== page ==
Instead of having to deploy fibre for ubiquitous connectivity, communities can use wireless-enabled lamp posts to tap into the existing fibre network and take broadband transmissions airborne. Many use cases reveal the advantages of this. Consider a major city like London, which may have over 600 CCTV cameras per square kilometre. Conventionally, each of those cameras needs a fibre connection. With smart lighting, a single lamp post can become the key point of injection that connects to the fibre network and delivers broadband wirelessly.

Our strategic partner, Signify (formerly Phillips Lighting), is a pioneer in sustainable lighting innovation. Their products include lighting units that can communicate wirelessly at multi-gigabit speeds, providing a ‘virtual fibre’ solution that enables citywide broadband applications. At those data rates, public lighting infrastructure can connect and provide coverage to schools, office buildings and small businesses for a wide range of applications. Adding sensors can give municipalities insights into road traffic patterns, overcrowding in public spaces, air quality and more. Providing the rich information stream required for future planning and public safety enabled by data analytics and AI.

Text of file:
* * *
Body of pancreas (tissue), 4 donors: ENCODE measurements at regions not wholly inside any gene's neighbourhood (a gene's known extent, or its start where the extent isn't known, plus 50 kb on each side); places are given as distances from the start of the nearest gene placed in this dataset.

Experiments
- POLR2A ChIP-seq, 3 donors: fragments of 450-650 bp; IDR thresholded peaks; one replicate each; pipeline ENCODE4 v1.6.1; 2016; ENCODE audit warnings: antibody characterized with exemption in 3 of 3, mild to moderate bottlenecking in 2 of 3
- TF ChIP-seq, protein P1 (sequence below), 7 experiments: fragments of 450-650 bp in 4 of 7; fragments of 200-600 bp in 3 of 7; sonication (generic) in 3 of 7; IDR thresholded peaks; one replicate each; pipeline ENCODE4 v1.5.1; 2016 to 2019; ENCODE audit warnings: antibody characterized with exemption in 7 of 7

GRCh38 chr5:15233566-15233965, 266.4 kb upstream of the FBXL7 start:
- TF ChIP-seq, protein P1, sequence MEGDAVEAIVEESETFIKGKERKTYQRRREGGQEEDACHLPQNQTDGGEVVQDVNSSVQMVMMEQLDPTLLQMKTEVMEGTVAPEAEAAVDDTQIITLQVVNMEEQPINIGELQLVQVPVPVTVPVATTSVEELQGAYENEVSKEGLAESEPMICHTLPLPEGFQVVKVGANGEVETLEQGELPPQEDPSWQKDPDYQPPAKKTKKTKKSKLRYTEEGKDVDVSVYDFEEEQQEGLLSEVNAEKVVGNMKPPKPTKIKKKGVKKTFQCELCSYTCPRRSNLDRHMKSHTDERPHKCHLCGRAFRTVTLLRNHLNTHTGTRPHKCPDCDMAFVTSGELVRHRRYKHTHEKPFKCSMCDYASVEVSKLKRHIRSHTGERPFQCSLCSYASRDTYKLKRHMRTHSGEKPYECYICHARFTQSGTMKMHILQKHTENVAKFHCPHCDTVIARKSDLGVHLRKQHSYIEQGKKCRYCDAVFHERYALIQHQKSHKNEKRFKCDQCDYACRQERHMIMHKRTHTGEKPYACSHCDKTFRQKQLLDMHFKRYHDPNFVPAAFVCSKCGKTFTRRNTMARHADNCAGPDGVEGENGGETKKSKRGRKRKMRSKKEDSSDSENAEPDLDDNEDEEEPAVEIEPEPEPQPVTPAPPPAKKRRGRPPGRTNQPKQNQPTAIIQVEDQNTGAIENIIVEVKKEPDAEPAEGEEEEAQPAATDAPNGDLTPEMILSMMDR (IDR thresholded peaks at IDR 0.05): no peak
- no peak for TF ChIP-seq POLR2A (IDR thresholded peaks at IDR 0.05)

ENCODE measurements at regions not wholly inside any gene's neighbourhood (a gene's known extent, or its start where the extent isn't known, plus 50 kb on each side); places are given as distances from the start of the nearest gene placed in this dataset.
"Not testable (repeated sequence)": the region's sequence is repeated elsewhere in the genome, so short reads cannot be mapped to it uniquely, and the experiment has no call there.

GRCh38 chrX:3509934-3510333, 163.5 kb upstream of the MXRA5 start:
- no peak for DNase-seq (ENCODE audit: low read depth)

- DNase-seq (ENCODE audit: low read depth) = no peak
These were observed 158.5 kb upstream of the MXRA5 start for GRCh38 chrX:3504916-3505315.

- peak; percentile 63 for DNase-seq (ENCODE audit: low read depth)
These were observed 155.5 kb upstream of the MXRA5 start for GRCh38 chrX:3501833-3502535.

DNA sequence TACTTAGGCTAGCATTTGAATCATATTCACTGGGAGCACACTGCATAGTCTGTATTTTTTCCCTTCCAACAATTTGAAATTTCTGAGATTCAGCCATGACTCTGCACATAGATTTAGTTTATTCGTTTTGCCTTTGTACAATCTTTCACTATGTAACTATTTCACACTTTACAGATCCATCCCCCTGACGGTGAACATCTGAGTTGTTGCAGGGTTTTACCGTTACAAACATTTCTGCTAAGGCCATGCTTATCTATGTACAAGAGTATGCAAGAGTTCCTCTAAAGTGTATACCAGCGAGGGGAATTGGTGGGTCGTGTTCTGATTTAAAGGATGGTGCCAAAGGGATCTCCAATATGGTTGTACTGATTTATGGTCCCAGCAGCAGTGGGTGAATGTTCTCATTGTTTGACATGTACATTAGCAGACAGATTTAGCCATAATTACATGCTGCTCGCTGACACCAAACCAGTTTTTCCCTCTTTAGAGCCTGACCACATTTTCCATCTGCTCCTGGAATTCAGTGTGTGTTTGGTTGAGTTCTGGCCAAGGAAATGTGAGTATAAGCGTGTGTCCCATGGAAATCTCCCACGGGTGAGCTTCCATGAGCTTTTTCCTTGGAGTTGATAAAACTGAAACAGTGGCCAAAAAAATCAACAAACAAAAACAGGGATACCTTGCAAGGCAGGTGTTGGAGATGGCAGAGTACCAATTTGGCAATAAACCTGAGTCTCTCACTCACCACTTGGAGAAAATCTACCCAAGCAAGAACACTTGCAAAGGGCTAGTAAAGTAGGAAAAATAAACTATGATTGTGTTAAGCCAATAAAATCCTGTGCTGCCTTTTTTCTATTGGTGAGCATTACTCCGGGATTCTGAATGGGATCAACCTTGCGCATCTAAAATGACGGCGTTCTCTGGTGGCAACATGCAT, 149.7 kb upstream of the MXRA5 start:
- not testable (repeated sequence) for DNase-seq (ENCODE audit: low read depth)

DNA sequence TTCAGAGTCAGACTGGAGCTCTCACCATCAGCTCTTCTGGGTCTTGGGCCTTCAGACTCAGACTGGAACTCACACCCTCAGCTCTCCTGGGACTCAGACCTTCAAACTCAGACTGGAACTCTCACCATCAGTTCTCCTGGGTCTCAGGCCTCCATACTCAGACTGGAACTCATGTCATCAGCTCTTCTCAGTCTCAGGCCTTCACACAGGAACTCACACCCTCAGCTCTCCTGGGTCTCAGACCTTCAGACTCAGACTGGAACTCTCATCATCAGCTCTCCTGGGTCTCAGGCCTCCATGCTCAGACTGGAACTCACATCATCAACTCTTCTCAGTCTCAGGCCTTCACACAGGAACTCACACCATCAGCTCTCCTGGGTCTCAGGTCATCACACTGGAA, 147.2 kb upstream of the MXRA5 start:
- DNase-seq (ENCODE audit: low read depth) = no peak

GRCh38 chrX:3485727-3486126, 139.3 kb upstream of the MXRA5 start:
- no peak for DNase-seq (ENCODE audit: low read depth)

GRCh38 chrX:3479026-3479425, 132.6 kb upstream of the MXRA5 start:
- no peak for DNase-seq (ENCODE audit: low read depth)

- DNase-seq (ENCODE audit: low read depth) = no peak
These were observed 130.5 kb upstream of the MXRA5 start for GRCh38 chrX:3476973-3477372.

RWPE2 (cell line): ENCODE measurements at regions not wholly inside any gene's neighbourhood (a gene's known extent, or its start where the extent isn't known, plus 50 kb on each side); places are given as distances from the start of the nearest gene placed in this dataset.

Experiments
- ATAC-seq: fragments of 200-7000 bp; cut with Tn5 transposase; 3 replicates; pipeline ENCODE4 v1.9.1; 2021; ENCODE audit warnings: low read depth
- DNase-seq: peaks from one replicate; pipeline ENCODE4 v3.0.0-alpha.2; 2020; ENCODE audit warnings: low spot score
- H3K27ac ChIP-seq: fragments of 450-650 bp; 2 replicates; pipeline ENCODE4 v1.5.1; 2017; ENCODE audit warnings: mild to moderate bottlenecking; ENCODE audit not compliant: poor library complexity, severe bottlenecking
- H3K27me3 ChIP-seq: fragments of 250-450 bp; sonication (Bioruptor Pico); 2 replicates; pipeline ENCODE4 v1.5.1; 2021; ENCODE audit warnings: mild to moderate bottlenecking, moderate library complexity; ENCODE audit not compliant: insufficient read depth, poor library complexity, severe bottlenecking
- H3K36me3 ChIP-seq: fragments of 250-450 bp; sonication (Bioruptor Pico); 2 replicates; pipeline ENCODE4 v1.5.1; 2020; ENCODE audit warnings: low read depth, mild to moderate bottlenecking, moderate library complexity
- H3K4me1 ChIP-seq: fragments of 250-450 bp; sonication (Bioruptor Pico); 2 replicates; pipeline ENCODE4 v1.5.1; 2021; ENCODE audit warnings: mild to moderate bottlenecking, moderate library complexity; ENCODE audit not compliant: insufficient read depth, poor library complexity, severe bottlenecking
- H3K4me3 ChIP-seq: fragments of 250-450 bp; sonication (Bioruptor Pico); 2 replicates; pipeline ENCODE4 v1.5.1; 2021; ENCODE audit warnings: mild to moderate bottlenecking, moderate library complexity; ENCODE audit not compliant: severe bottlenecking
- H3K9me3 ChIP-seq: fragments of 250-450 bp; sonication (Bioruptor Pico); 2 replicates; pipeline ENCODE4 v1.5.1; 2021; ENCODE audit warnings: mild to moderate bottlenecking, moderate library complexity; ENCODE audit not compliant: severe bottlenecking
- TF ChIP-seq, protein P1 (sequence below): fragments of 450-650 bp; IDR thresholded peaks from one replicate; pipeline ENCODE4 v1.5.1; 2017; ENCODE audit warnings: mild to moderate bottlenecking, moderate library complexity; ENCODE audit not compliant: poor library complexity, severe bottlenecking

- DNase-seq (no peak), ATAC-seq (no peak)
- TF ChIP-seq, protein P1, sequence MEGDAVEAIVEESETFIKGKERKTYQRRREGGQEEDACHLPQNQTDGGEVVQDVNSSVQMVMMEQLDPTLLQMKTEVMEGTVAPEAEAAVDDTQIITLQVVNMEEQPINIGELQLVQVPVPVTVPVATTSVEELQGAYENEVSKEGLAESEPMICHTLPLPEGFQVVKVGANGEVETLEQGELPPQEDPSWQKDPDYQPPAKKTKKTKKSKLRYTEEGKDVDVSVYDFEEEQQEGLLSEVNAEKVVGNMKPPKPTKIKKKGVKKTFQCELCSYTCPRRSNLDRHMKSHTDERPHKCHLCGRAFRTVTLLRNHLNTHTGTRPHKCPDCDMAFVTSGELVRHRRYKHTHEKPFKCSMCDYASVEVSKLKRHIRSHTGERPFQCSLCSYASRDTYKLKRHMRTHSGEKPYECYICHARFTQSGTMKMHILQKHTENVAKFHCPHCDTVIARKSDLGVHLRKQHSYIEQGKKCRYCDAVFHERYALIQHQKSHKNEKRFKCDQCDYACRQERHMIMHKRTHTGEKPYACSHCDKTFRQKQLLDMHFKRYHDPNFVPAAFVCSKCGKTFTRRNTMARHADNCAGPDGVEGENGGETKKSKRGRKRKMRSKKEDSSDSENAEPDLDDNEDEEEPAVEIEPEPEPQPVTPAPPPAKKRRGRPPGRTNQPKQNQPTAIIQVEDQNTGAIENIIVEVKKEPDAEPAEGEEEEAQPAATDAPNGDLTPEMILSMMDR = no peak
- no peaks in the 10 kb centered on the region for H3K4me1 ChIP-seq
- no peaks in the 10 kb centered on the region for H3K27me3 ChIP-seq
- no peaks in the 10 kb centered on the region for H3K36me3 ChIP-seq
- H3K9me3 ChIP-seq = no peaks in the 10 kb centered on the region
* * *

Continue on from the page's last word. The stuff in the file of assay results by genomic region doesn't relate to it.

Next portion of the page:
Seamless connectivity for all

Different communities have diverse needs, and smart lighting infrastructure has the flexibility to address the full range. In episode three of our Smart communities podcast series, Khalid Aziz, Signify’s Senior Vice President of Global Ventures and Business Leader in Smart Connectivity Solutions, classified the various needs into three broad tiers. Tier one includes the big, dense urban environments of major centres where there can be millions of users and a vast number of stakeholders in the connectivity infrastructure itself. These demand a mature, strategic neutral hosting approach to deploy the infrastructure smartly, efficiently and in a way that meets all stakeholder requirements.